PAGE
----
Since Tora is a big fan of the digger, he is designing a very special house for them. The best method to test if the bees would accept his house was, to extract an existing unwanted breeding area of Leioproctus ponga and transfer the extraction including burrows and larvae to another suitable place.

Tora designed an extraction kit that could be used as a portable home.

Tora assembling the prototype hotel. Photo by Julia Kasper

He screwed four wooden walls together, lined with a plastic sheet. Bee tunnels can be about 30cm deep, so Tora used walls about 50cm tall. The bottom wasn’t attached to the walls because it was the crucial piece for Tora’s extraction plan.

He dug a hole next to the target extraction area that went 50cm down and was roughly the same size as the extraction block.

Tora digging a hole for the extraction. Photo by J.Lavack

He then dug a trench around the breeding area, which was also the same size of his wooden box. Tora and his dad gently inserted the walls into the trenches, covering the soil block from all four sides. Using the hole beside it, they placed the lid at the bottom edge of the soil block and carefully cut and slid the floor in under the soil.

They carefully moved the block, so it became free and accessible to secure the floor to the walls with screws.

Now the bees were ready to be transported to a better place and the happy gardener could backfill the holes in his lawn.

Tora wanted to bring the bees to his school, where the larvae could overwinter and withstand all the heavy rain. However, just before it was time for the young bees to emerge from their pupal cases, some vandals tipped the box over and destroyed the brood.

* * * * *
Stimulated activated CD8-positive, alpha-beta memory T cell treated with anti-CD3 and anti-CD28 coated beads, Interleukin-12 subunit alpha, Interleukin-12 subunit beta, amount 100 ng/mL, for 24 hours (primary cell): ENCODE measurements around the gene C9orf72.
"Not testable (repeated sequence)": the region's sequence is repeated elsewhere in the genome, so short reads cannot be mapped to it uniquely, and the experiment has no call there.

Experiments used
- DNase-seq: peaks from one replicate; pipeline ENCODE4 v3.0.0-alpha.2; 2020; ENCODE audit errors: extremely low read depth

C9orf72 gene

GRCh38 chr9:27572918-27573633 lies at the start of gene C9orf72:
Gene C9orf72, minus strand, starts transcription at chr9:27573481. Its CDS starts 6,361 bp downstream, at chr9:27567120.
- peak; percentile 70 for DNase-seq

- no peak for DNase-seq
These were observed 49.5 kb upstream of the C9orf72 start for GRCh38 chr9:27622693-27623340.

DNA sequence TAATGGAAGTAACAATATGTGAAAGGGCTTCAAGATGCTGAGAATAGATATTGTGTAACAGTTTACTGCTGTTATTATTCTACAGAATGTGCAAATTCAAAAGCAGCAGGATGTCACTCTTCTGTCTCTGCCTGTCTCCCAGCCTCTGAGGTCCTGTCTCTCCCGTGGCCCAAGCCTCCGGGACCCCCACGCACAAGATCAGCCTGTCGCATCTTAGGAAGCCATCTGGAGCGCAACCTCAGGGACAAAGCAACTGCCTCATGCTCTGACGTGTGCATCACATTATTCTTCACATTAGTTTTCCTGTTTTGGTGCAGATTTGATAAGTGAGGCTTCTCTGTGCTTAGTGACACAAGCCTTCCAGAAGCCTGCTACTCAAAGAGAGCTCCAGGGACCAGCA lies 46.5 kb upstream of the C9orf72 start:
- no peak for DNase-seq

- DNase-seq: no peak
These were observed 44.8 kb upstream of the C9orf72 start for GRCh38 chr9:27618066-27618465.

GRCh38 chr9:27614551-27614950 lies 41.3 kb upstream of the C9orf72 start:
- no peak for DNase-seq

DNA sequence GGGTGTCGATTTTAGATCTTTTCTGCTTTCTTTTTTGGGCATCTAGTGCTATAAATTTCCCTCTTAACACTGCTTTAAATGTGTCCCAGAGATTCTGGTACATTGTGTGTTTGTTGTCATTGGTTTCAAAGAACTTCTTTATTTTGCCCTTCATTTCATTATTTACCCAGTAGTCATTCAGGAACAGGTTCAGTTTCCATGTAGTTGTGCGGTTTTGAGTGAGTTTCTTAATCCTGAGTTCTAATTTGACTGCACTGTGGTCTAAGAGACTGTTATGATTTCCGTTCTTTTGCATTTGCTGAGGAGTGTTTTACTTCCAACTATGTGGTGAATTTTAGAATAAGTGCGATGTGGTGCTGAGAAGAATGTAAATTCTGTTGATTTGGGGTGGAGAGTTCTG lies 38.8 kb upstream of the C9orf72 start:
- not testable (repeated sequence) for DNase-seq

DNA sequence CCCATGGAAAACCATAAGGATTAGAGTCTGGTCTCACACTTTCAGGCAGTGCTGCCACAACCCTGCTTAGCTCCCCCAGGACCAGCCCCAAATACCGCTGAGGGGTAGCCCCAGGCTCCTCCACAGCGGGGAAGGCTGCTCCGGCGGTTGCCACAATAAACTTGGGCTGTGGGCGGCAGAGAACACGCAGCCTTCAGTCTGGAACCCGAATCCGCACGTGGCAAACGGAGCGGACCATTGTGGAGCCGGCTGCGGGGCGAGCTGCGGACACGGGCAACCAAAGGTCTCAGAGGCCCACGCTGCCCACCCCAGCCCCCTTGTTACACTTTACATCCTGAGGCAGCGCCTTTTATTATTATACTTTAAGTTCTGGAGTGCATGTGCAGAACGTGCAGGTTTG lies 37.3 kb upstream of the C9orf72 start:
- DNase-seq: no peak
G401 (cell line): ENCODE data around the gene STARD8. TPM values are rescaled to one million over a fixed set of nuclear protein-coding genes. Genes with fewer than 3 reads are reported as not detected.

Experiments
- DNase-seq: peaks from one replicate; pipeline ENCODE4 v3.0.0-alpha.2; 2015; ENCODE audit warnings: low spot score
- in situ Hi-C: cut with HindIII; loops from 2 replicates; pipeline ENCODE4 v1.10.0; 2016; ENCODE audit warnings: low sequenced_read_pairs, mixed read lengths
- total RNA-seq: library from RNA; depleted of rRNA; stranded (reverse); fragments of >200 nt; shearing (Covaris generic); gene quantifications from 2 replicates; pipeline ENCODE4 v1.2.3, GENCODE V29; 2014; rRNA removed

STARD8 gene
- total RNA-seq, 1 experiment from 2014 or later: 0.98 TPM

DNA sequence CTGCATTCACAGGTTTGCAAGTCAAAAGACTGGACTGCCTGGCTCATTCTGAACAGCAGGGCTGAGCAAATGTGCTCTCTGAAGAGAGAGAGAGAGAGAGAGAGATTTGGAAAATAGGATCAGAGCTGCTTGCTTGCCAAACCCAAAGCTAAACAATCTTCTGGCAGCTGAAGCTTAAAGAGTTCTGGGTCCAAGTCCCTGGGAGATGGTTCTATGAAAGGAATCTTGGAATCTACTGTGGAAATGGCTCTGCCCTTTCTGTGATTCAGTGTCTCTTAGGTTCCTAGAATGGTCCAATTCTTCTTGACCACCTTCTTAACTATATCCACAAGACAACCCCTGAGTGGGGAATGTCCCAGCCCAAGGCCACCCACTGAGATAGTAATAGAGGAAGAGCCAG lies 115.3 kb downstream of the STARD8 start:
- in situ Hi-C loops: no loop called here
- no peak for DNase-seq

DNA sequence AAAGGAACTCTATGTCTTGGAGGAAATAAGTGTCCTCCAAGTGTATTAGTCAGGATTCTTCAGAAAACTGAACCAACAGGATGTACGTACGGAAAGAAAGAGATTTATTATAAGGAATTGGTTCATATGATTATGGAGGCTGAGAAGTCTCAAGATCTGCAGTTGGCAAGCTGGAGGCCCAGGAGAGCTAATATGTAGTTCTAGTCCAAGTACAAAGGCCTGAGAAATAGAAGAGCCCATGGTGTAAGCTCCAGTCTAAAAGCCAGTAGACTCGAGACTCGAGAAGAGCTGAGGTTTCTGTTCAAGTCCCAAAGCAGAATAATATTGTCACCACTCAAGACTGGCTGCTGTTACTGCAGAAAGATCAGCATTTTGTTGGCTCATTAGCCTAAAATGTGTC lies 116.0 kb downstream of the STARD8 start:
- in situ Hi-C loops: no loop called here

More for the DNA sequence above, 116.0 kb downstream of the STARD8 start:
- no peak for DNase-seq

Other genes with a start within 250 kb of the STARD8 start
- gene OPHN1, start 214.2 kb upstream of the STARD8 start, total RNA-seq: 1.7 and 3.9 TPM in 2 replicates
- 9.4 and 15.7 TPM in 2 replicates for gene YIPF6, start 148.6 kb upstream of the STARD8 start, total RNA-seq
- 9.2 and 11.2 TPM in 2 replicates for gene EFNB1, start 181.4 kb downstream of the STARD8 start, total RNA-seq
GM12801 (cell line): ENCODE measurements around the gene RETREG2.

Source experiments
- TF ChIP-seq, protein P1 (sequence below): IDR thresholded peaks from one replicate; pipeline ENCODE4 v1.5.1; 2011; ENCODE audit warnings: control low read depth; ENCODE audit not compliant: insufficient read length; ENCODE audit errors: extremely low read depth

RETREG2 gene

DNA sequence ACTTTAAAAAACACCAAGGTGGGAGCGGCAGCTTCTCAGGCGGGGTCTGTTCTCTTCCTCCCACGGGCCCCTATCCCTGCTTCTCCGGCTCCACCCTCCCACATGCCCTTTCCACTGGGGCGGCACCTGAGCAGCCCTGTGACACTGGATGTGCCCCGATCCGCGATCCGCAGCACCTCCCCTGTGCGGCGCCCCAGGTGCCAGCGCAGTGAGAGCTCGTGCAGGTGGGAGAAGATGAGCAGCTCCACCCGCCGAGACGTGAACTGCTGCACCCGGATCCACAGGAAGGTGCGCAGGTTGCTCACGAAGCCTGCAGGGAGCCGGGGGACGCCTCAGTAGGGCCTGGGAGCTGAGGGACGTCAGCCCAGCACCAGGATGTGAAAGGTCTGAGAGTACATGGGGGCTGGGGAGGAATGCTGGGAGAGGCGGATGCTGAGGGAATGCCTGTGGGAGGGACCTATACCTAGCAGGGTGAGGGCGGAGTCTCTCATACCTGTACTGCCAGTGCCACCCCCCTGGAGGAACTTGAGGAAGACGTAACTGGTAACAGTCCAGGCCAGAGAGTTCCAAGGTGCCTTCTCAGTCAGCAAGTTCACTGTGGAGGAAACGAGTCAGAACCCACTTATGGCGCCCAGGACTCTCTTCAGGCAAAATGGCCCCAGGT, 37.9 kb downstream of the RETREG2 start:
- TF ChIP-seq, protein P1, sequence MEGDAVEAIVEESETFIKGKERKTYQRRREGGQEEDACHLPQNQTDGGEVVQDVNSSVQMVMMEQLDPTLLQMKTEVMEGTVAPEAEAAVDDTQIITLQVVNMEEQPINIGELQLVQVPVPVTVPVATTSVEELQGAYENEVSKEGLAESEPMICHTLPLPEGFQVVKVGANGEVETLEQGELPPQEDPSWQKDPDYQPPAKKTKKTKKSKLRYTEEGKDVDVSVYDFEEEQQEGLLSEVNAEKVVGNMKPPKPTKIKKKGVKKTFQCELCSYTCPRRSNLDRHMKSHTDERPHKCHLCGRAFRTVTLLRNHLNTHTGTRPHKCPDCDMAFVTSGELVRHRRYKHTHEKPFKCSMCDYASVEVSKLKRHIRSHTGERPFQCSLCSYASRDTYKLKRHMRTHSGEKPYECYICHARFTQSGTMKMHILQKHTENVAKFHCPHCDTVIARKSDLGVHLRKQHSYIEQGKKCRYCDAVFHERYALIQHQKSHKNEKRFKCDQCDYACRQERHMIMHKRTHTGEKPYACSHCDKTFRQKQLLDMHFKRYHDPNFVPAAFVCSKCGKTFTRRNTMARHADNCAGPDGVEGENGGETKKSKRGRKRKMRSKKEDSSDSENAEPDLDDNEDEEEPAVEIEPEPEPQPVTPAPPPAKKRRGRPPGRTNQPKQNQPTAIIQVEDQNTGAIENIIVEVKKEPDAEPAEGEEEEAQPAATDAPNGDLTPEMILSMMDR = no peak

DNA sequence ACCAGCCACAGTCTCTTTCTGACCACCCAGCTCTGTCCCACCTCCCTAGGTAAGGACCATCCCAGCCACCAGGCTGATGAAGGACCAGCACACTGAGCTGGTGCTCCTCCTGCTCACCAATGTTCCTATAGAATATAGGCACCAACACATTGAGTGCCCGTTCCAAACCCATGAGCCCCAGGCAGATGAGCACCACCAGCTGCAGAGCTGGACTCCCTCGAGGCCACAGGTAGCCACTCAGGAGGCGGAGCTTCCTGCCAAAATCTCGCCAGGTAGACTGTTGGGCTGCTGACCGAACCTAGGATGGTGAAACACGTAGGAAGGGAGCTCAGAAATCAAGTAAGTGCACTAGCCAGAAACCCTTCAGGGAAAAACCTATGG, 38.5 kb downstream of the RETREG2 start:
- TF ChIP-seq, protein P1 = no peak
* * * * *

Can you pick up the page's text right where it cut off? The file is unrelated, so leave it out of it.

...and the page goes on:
This is really sad, but Tora is convinced his method will work, so he hasn’t given up and will do it again. But this time he will choose a place that is not accessible to ignorant people.

If you would like to assist Tora, please post sightings of native bees on iNaturalist, so we can monitor the breeding habitats and try to get an identification for the species. Get into contact with Tora via if you want to transfer a breeding site, or try it for yourself and share your experience.

Did you know, New Zealand has a bug of the year?

And guess what, it IS the native bee Leioproctus fulvescens, which occurs in the South Island. The pretty yellow fluffy bee is not only the winner for 2023, it is the very first Bug of the Year in New Zealand. People like Tora have voted over 2200 times to crown this charismatic insect that needs our support. You can easily contribute by encouraging bees to breed in your garden by creating sunny soil ground and planting flowering foliage, preferably natives, and by buying more organic products grown without the use of pesticides.

The winner of Bug of the year 2023, Leioproctus fulvescens Photo by Noha Fenwick on iNaturalist (CC BY-NC 4.0)

1 Comment

  1. Wow, great work Tora! Fantastic to see such passion at such a young age.